In 2012, the workers’ rights group Fair Labor Association examined the cases of 78 sumangali workers who, at dozens of factories, had committed to work for three years. Of the 34 girls who did not complete their contracts, 4 died from accident or illness, 11 were forced to leave due to health problems, 17 were taken home by their parents, and 2 left on their own. Twenty were still working at the time of the FLA interviews, and 24 had completed their contracts. Several other NGOs confirmed that it’s very common for girls to not complete their contracts and that on-the-job accidents and even deaths are not at all unusual.
Although some of the workers told the interviewers that they had been sexually harassed by supervisors, the report’s authors noted that girls rarely report such incidents because doing so could affect their marriage prospects—and is unlikely to bring results in court, anyway. While reported cases of rape in India have been on the rise, the conviction rate—less than 27 percent—has dipped over the last decade, and victims who go to the police have been known to be raped by them as well.
Despite the growing evidence that abuse is common in sumangali factories, most Western companies have not yet eliminated the practice from their supply chains. A major American trade group, the United States Association of Importers of Textiles and Apparel (USA-ITA), has pressured suppliers in other parts of the world to clean up bad labor practices; it recently convinced Bangladesh to pass a binding five-year plan to increase the number of inspections and improve worker safety training. Yet when I asked Samantha Sault, the group’s spokeswoman, about sumangali factories, she said, “We have not been aware of the labor practices that you describe.” She added that it sounded “disturbing.”
Sinnathamby Prithiviraj is a gruff, heavyset man who heads Care-T, the group that helped Aruna find her nursing job. For a decade he has been working with sumangali girls from his office in Coimbatore; he has helped 1,600 of them find work after returning from stints in the factories. If I want to see where the girls come from, he says, I need to go to Aruna’s home village, where he’s seen an uptick in recruitment recently. He says I should look for “the girls with alcoholic and missing fathers,” because “that’s where the recruiters are looking.”
We set out early the next morning, driving south through heavy traffic past unfinished strip malls and gated textile factories. Getting to the village—a tea-growing area of 71,000 residents, with settlements clustered around 56 different estates—requires a fearless driver managing a rickety stick shift on tight hairpin turns and a healthy tolerance for the 2,000-foot elevation gain. We repeatedly stop the car to let our guide vomit. When we arrive, we see the tea blooming in neon-green tufts straight out of Dr. Seuss. Most of the tea workers are from the lower castes and make about $3 per day; it costs a month’s salary just to outfit a child with books and a uniform for school. “We can’t give all our children food and schooling, so we sacrifice one child’s future for the others,” one mother tells me. “In these jobs, girls are preferred, so girls go.”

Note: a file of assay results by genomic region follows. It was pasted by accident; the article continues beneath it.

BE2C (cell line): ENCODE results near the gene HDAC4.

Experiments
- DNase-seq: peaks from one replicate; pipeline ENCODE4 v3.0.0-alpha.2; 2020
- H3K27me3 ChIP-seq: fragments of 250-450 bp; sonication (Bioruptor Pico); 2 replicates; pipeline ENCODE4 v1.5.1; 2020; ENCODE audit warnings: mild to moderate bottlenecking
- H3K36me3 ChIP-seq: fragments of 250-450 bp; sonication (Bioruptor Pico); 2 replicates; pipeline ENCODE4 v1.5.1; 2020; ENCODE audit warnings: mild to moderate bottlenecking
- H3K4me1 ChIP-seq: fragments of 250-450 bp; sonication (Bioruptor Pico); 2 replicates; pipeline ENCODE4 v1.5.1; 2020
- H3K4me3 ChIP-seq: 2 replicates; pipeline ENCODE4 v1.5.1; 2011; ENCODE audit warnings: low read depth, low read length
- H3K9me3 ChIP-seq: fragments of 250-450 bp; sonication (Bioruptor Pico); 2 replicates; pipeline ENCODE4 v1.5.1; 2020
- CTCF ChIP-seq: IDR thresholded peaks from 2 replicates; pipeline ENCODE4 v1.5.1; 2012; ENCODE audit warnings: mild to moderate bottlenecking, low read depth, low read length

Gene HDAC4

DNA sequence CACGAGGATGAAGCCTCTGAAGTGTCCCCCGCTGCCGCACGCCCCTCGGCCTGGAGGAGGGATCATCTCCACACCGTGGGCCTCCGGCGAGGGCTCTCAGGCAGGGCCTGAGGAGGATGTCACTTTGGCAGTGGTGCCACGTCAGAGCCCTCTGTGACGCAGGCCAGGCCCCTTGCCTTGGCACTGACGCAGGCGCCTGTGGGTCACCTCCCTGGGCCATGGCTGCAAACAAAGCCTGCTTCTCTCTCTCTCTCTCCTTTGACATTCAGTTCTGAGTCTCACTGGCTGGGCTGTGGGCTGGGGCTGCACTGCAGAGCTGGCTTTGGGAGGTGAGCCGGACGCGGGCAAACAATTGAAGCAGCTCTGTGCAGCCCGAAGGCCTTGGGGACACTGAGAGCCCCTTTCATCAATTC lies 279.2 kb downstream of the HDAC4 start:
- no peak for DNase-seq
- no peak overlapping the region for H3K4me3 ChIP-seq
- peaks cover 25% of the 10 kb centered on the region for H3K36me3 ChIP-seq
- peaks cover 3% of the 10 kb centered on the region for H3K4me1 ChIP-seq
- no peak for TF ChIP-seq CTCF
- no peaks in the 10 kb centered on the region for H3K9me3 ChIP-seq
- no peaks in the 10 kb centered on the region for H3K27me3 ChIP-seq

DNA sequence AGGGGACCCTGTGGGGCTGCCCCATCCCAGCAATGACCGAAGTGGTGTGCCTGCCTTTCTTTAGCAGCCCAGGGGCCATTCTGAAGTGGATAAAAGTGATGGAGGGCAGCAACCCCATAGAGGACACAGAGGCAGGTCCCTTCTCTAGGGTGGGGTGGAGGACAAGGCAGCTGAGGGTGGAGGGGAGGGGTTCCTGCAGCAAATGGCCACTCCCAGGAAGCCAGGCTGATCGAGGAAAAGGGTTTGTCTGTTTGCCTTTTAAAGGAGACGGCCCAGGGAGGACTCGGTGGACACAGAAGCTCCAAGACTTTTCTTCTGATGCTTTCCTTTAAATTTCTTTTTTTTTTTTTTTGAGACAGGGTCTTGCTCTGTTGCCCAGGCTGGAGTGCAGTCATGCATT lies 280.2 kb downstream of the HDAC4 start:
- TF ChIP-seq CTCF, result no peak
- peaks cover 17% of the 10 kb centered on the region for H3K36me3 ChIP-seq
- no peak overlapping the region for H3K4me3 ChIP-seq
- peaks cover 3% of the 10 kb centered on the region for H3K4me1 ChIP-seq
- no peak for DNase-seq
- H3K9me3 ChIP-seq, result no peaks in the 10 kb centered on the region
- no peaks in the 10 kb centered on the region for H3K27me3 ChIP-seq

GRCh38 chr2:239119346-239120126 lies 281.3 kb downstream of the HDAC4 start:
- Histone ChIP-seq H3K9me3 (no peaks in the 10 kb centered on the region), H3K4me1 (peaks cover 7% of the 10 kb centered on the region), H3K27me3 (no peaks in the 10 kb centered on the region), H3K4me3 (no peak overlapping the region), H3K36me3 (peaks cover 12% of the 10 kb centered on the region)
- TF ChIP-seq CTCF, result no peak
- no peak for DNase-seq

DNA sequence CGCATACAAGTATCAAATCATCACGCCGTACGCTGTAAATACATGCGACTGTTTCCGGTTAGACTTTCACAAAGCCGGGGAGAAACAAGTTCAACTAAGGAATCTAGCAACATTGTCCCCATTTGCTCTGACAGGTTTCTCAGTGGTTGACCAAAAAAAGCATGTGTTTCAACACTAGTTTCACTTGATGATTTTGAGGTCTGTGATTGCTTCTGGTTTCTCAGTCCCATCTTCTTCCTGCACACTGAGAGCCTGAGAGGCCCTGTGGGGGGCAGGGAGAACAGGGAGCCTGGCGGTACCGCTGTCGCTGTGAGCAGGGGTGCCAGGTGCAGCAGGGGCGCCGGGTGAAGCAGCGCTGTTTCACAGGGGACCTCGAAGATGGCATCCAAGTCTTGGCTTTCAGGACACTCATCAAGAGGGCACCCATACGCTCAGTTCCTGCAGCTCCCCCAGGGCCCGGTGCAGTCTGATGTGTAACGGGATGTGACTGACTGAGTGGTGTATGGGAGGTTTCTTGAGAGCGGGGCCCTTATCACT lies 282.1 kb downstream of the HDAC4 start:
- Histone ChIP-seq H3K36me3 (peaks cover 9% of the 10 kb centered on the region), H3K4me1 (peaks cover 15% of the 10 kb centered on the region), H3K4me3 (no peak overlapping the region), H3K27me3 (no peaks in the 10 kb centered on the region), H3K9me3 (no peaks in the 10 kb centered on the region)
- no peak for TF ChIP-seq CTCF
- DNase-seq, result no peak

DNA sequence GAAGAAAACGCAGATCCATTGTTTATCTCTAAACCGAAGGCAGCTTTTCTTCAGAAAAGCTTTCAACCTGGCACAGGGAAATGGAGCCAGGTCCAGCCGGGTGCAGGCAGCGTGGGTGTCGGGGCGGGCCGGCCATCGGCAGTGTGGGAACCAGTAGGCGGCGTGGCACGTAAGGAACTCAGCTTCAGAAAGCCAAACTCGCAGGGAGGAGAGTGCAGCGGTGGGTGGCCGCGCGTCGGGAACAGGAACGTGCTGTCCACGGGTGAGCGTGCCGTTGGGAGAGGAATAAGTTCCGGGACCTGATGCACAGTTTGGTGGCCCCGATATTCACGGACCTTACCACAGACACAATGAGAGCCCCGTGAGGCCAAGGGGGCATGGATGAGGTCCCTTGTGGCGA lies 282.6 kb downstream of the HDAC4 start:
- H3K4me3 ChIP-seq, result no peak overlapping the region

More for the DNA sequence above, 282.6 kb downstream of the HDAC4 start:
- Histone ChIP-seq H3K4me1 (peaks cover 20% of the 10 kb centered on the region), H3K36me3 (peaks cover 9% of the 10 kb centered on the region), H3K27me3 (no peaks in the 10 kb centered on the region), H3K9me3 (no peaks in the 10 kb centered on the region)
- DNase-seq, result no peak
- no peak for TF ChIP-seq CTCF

When I arrive at Care-T’s office in the village, I am greeted by Julia Jayrosa, the organization’s 31-year-old coordinator, in a small room packed with a dozen women and their children. Jayrosa, who seems to have boundless energy and speaks so quickly that I have to beg her to slow down, makes it her business to know what’s happening in every house in the village. She tells me there are at least 800 girls from here working in sumangali arrangements right now. Agents are paid $34 to $50 for every worker they recruit to the mills, she says, showing me a bright pink poster that was distributed around the village in May. It promises that in the factories, girls will get part-time education, private bedrooms, and excellent pay. Jayrosa is afraid of the agents and fears that they might shut down her meager business: She provides space for several dozen former factory workers to use their stitching skills and sell their own garments in the village. Her main concern right now is raising enough money to get the women a bathroom, so they don’t have to keep going in the jungle.
I spend the day with Jayrosa, talking to the villagers who come in and out of the office. I meet five former sumangali girls, as well as three mothers and a father who sent their daughters to the factories. I talk to a woman who had a miscarriage at a factory because she had to stand so long in the heat, and another who tells me that sexual harassment was rampant in her factory, but “you have to be smart enough not to fall for their tricks.”
At dusk, I meet a girl named Selvi, whose family invites me to their home. At 20, Selvi looks no older than an American middle-schooler, and she weighs 85 pounds. She is shy, quiet, and doesn’t often make eye contact. She says she spent the last two years doing stitching for a factory. The recruiter promised her 250 rupees (about $4) per shift, but she says she made only 150 (about $2.50) plus overtime of 15 rupees per hour—even though the legal overtime requirement is twice her hourly pay, or 34 rupees per hour.
The company that owns the factory where Selvi worked has supplied clothing to Mothercare, Walmart, H&M, and the Children’s Place. H&M reports that it found no evidence of sumangali workers in its recent audits of three of the company’s factories. In 2011, however, the workers’ rights group Anti-Slavery International found that the company that runs the factory where Selvi worked was paying workers less than half of what they were promised, sometimes withholding a portion of pay until the workers completed their contracts, monitoring the girls’ phone calls, and refusing to let parents visit their children. (The company denies these allegations, and Selvi was allowed to collect her pay and take leave from the factory in March because of problems with her thyroid. She plans to go back to work as soon as she gets better.)